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The Three-Ps of all happy relationships, Politeness, Playfulness & Passion, are like gateways to each other.

First you need a polite, respectful base, leading to a playful connection that feels fun, which in turn opens the possibility of passion.

But the really strange thing about the Three-Ps is that you needed them on the very first occasion you met, and you still need them after 25 years together!

Let’s think about couple who meet at a party…

Tom sees Sally standing there. He thinks she looks attractive and decides he will try to get to talk to her. He walks over, somewhat shyly, and says – with a little smile – something like, ‘Hi, I’m Tom. Can I get you a drink?’

This is polite, standard stuff – no surprises here, but if you fail to first connect politely the other person won’t even give you a second look. Even if Sally is not interested, she will smile too as she thanks Tom for his interest. Politeness establishes a possible connection and invites a next step. Being polite is the first, necessary step into everything else.

If Sally pauses, of course, Tom has to fairly quickly move to stage two – a gentle playfulness. ‘Don’t you just love that 80s track they were playing – I love cheesy music!’ Sally laughs, and they start to feel connected, and a possible interest in each other is now being explored.

If, instead of being playful, Tom starts talking to her about work, Sally will either find him boring, inappropriate, or think he’s obviously not interested in her in that way.

If the playful stage goes well, they may sense that there’s a possible spark. Even, perhaps, a mutual attraction. This is the stage at which, even early on, you can feel passion.

After 25 years together…

These three gateways are just as important. In a house where the couple ignore Stage 1, Politeness, where they have forgotten the basic civility that’s necessary to good communication – or even worse have a scratchy relationship that sometimes descends into name-calling – there is no possibility of moving to Stage 2, Playfulness.

If Playfulness isn’t there, a relationship becomes really lonely – almost more lonely than being just roommates, because we know it should be delivering more than that. With fun missing, adult-adult exchanges become brittle, distant and cold. Our internal child feels lost, lonely and resentful.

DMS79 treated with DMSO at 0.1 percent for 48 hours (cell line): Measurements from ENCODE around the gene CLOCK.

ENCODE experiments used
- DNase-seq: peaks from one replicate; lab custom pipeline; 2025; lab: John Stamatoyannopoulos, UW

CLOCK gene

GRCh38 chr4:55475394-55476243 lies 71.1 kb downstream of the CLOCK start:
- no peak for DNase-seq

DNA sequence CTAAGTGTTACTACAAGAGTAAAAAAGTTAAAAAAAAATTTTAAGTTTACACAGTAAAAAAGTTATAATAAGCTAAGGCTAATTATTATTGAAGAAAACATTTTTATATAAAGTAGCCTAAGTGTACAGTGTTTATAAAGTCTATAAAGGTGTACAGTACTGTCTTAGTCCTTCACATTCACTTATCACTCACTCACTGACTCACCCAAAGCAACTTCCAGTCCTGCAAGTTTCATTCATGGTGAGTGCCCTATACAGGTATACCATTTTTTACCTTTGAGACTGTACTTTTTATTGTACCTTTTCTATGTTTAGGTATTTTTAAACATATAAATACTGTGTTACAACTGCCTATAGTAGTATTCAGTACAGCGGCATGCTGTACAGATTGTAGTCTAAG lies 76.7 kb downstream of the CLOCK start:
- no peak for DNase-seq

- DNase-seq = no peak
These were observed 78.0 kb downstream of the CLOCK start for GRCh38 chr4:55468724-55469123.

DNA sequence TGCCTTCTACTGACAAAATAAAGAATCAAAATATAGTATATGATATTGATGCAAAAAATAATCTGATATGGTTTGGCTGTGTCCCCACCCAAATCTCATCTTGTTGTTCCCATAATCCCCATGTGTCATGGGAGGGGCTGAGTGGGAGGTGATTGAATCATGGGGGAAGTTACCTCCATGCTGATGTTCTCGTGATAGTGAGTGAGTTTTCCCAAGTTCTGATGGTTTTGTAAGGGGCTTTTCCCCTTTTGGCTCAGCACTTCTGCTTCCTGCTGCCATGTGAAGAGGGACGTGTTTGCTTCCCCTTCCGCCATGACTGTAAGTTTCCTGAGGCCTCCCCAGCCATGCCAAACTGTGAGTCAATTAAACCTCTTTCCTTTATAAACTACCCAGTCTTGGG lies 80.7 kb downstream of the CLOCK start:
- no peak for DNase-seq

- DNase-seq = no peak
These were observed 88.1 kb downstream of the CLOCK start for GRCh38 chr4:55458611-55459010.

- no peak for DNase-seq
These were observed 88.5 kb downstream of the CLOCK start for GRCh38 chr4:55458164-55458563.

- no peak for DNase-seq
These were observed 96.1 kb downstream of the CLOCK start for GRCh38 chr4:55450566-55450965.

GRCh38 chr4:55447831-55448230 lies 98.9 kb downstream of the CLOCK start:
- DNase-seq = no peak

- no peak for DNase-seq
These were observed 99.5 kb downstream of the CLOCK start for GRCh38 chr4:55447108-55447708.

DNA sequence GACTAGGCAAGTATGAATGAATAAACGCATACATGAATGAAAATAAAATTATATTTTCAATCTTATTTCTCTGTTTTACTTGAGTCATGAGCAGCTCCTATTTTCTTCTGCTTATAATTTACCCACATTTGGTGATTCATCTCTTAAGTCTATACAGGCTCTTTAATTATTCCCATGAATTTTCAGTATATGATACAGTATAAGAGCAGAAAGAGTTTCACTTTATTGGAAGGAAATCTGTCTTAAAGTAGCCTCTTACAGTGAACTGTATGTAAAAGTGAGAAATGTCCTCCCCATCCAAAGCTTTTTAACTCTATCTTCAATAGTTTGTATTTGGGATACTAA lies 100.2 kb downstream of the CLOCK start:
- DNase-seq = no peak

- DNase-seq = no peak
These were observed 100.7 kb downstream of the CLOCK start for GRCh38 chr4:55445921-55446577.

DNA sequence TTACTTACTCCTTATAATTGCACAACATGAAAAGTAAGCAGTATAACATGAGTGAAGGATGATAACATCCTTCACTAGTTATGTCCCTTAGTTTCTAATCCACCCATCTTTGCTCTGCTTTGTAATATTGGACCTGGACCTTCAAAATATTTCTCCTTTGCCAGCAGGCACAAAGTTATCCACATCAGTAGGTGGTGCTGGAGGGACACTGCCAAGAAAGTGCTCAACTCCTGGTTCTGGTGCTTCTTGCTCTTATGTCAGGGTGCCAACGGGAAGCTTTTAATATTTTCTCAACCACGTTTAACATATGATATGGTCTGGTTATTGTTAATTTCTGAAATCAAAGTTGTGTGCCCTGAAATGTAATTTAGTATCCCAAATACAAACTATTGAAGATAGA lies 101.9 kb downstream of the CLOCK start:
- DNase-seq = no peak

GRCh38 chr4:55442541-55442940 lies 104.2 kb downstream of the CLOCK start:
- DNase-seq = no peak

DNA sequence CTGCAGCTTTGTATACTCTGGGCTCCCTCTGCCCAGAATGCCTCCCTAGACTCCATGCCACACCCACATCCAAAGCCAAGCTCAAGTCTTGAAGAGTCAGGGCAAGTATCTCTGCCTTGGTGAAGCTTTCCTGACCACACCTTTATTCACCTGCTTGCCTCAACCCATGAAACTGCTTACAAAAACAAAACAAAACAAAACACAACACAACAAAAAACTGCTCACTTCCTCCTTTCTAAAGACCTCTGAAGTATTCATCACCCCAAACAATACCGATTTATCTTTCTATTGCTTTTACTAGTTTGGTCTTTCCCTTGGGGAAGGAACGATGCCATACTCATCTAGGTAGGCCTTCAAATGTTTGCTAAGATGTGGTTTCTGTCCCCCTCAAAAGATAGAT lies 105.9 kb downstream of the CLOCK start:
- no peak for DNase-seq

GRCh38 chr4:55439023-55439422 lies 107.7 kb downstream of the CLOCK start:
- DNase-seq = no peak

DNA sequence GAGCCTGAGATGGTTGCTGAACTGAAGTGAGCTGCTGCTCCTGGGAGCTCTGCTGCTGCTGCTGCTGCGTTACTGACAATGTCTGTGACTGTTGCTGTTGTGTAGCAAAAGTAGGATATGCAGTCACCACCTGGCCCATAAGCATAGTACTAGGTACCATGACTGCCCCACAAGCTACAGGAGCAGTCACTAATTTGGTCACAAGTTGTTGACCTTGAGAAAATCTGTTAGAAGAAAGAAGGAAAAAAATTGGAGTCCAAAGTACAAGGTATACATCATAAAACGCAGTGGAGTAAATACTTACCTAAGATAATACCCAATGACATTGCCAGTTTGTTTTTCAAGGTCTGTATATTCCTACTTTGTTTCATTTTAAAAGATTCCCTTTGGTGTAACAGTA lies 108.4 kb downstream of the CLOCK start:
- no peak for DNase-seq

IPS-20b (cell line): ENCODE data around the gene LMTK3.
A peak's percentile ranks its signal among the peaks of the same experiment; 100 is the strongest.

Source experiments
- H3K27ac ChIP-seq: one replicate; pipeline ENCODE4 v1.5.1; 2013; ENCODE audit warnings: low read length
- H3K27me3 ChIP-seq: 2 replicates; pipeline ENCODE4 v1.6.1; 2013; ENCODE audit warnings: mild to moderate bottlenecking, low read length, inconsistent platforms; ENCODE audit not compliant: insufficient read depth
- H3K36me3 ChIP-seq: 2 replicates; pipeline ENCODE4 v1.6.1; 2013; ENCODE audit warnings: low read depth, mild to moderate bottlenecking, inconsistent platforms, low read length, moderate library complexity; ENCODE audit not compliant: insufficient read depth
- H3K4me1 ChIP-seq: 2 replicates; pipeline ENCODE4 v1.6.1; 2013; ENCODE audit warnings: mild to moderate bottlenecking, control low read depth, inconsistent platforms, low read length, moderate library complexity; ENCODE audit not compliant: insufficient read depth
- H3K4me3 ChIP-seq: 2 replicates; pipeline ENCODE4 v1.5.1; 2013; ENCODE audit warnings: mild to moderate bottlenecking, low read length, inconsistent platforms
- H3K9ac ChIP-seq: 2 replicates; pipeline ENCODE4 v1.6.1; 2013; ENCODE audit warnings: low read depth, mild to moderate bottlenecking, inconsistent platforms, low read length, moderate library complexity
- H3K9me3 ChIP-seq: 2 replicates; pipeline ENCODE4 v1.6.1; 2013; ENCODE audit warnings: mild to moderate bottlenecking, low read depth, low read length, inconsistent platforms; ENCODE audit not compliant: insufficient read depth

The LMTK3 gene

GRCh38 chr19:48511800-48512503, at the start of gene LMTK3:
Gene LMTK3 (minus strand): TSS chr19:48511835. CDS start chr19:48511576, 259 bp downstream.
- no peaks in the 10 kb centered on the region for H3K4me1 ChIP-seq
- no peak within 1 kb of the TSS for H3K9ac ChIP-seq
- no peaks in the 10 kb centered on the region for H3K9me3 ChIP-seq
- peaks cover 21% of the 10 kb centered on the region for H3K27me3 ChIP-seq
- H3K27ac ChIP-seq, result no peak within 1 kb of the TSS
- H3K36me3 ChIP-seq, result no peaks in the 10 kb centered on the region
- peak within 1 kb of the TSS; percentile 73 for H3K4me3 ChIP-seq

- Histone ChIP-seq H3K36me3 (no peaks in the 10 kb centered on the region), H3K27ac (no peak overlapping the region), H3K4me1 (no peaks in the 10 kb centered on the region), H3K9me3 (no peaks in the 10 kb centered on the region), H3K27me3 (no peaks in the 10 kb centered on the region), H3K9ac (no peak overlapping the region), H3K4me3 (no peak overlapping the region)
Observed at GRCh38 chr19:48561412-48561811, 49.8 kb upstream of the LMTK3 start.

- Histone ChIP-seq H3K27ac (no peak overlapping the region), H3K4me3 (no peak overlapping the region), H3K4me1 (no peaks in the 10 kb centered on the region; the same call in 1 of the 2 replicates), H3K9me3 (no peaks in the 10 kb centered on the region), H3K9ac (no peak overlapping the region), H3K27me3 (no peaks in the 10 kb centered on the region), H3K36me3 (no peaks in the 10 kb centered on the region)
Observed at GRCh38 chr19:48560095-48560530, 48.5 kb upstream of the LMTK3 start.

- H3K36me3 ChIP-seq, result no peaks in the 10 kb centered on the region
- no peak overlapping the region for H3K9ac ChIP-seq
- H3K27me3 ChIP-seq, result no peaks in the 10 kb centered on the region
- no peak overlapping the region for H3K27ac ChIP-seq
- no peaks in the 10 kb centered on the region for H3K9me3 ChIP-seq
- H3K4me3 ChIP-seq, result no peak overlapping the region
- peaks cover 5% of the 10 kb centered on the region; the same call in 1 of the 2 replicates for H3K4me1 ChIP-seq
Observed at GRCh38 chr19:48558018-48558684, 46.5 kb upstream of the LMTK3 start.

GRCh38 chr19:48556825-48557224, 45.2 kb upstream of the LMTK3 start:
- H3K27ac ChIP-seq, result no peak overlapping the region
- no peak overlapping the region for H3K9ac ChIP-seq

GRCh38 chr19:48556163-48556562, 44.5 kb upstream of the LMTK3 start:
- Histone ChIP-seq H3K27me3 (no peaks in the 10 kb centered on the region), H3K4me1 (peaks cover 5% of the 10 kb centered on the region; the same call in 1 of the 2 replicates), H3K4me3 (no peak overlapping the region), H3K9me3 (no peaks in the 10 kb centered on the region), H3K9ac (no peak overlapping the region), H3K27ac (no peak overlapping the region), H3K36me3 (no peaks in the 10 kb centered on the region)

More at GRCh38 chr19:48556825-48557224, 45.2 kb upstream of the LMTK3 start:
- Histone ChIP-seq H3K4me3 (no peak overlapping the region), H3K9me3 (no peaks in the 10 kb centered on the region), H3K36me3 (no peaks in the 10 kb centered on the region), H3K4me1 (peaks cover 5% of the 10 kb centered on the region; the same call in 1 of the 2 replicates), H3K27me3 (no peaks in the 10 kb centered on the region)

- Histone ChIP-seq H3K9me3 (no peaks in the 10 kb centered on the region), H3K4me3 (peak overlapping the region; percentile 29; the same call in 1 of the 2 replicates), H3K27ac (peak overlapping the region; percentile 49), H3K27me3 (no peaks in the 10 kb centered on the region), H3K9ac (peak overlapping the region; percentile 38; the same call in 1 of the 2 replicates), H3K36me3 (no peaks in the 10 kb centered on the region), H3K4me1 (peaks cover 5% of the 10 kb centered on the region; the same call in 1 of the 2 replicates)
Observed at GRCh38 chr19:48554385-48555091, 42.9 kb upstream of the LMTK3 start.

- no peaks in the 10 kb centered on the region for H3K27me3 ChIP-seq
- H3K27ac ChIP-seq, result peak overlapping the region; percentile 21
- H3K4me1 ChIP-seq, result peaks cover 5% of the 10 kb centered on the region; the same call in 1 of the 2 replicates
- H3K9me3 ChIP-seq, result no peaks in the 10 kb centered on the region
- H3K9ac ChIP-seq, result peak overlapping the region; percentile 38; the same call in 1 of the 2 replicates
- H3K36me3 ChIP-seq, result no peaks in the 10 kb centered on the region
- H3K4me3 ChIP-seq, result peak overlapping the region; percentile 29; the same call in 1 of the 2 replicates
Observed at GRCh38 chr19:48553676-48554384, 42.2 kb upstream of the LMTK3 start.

When a marriage becomes merely functional adult-adult exchanges of information, we miss out on the core of a happy relationship – which is to feel comfortable just hanging out with the other person, an easy playfulness that is both relaxed and energising all at once.

One of the best definitions of sex I’ve ever come across is “sex is just a fun way grown-ups play.” So, without a context of more general playfulness, it’s extremely unlikely you are going to want to move on to Stage 3, Passion.

If you are already playful with each other – enjoying a coffee out, taking a random walk together because you have an hour free, playing a board game, having a mock pillow fight, making each other laugh – you may find it much easier to play in the sexual sense.

We all know that even happy long-term relationships can run into problems in this area – this is a subject I’ve discussed before (Are You In a Low-Sex or No-Sex Marriage?). If you’re trying to improve things in this area, to get some passion back, perhaps the best place to start is not with sex at all. If we aren’t civil, respectful and polite, it is very unlikely we will feel playful. And if we don’t feel playful with out partner, we are just not going to feel passion with them.

So – here’s a plan

Audit your relationship:

How are we doing on Stage 1?

– Do you kiss each other respectfully with each parting & greeting?
– Do you turn and smile if your partner has been out of the room for more than a short while?
– Do you show a genuine interest in their day?
– Do you show respect in front of others to your partner?
– Do you avoid, even if you’re rowing (and all couples NEED to row sometimes!) – needless hurtful barbs and in particular name-calling?
– Do you try and avoid YOU-statements (‘you make me feel so cross when…’) which are blaming, and make I-statements (I feel so cross when…) which give information but are about taking responsibility?

Now, how are we doing on Stage 2?

– When was the last time you made your partner laugh?
– When was the last time you said, ’let’s go to the park together!’ – for no particular reason than it would be nice to hang out.
– Do you ever get a board game out, instead of watching TV?
– Do you grab 15 minutes and have a ‘what if..’ conversation? ’What if we sold the house and told the kids we were moving to … ?’ (You don’t need to do it! What-if chats are about the fun of dreaming a bit together!).
– When was the last time you made fun of your partner affectionately while squeezing their hand? Or blew kids’ soap bubbles together? Or had a picnic on the floor?

Oh, I forget Stage 3!

Well, that’s private, I guess.

And, you know, if Stage 1 and Stage 2 are in place – Stage 3 might just happen all by itself!

Please leave thoughts and comments, and I will reply!

James Earl

James Earl is a relationship counsellor in London, and much in demand as an expert in issues of desire in  long-term relationships.

He has a Post-graduate Diploma in Relationship Therapy from Relate, the UK’s biggest counselling organisation, a Masters Degree from the University of Sussex, and is an Assistant Professor at Richmond University in London. Follow his Twitter feed @jsearl and visit his website

James is married with kids, and a jazz pianist.

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